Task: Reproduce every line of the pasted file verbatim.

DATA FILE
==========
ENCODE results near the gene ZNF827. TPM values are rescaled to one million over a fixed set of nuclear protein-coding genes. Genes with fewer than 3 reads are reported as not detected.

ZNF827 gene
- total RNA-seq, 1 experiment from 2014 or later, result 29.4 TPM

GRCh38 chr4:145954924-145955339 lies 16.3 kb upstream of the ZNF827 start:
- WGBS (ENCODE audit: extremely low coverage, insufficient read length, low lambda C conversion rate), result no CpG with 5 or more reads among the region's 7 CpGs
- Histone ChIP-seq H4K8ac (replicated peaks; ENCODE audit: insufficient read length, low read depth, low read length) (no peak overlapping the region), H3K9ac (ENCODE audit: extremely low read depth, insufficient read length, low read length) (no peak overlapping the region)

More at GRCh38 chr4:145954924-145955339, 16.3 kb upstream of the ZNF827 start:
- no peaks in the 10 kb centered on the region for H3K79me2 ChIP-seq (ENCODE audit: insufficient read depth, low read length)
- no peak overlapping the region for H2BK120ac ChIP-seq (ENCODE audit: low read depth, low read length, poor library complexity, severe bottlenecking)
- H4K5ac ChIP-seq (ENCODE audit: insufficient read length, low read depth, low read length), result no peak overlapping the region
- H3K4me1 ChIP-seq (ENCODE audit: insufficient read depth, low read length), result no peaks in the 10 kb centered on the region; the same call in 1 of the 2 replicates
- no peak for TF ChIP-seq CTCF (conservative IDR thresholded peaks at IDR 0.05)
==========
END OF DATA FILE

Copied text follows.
ENCODE results near the gene ZNF827. TPM values are rescaled to one million over a fixed set of nuclear protein-coding genes. Genes with fewer than 3 reads are reported as not detected.

ZNF827 gene
- total RNA-seq, 1 experiment from 2014 or later, result 29.4 TPM

GRCh38 chr4:145954924-145955339 lies 16.3 kb upstream of the ZNF827 start:
- WGBS (ENCODE audit: extremely low coverage, insufficient read length, low lambda C conversion rate), result no CpG with 5 or more reads among the region's 7 CpGs
- Histone ChIP-seq H4K8ac (replicated peaks; ENCODE audit: insufficient read length, low read depth, low read length) (no peak overlapping the region), H3K9ac (ENCODE audit: extremely low read depth, insufficient read length, low read length) (no peak overlapping the region)

More at GRCh38 chr4:145954924-145955339, 16.3 kb upstream of the ZNF827 start:
- no peaks in the 10 kb centered on the region for H3K79me2 ChIP-seq (ENCODE audit: insufficient read depth, low read length)
- no peak overlapping the region for H2BK120ac ChIP-seq (ENCODE audit: low read depth, low read length, poor library complexity, severe bottlenecking)
- H4K5ac ChIP-seq (ENCODE audit: insufficient read length, low read depth, low read length), result no peak overlapping the region
- H3K4me1 ChIP-seq (ENCODE audit: insufficient read depth, low read length), result no peaks in the 10 kb centered on the region; the same call in 1 of the 2 replicates
- no peak for TF ChIP-seq CTCF (conservative IDR thresholded peaks at IDR 0.05)